The MRC National Survey of Health and Development (NSHD) has informed UK health care, education and social policy for more than 70 years and is the oldest and longest running of the British birth cohort studies. Today, with study members in their seventies, the NSHD offers a unique opportunity to explore the long-term biological and social processes of ageing and how ageing is affected by factors acting across the whole of life.
From an initial maternity survey of 13,687 of all births recorded in England, Scotland and Wales during one week of March, 1946, a socially stratified sample of 5,362 singleton babies born to married parents was selected for follow-up. This sample comprises the NSHD cohort and participants have been studied 24 times.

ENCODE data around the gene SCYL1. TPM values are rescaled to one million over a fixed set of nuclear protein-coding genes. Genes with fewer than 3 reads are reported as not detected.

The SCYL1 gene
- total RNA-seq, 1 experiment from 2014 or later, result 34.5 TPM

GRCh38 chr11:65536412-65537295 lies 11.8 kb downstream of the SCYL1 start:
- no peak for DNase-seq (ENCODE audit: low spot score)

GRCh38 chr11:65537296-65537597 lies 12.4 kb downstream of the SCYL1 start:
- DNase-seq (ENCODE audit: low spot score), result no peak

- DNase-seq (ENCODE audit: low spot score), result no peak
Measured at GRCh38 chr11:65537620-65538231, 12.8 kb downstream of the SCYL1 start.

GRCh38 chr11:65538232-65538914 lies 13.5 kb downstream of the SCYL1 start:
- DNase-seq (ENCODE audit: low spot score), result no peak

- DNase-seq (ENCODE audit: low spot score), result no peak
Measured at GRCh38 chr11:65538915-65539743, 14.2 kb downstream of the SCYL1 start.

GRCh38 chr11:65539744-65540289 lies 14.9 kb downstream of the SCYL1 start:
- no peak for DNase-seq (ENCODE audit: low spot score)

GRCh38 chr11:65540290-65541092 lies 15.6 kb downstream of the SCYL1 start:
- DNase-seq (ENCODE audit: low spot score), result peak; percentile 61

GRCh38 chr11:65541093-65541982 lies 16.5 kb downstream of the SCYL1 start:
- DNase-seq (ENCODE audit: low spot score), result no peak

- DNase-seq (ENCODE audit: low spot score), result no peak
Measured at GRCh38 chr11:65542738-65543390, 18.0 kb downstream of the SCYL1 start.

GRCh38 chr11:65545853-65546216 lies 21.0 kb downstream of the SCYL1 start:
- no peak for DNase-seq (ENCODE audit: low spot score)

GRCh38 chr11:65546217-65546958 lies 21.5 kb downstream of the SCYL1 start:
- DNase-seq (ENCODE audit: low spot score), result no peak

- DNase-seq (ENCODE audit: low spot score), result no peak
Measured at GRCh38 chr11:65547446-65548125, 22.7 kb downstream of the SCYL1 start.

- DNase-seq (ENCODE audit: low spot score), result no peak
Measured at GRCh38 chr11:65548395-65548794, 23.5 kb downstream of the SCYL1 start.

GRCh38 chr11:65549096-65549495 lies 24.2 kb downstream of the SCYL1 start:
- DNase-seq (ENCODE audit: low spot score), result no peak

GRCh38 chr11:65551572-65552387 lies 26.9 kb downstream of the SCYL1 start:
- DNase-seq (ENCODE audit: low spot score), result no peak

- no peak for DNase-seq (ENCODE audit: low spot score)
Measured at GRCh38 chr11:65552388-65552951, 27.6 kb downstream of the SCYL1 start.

During their childhood, the main aim of the NSHD was to investigate how the environment at home and at school affected physical and mental development and educational attainment. During adulthood, the main aim was to investigate how childhood health and development and lifetime social circumstances affected their adult health and function and how these change with age. Now, as participants pass retirement age, the research team is developing the NSHD into a life course study of ageing.
As they were growing up, study members were asked to complete a variety of cognitive tests at age 15.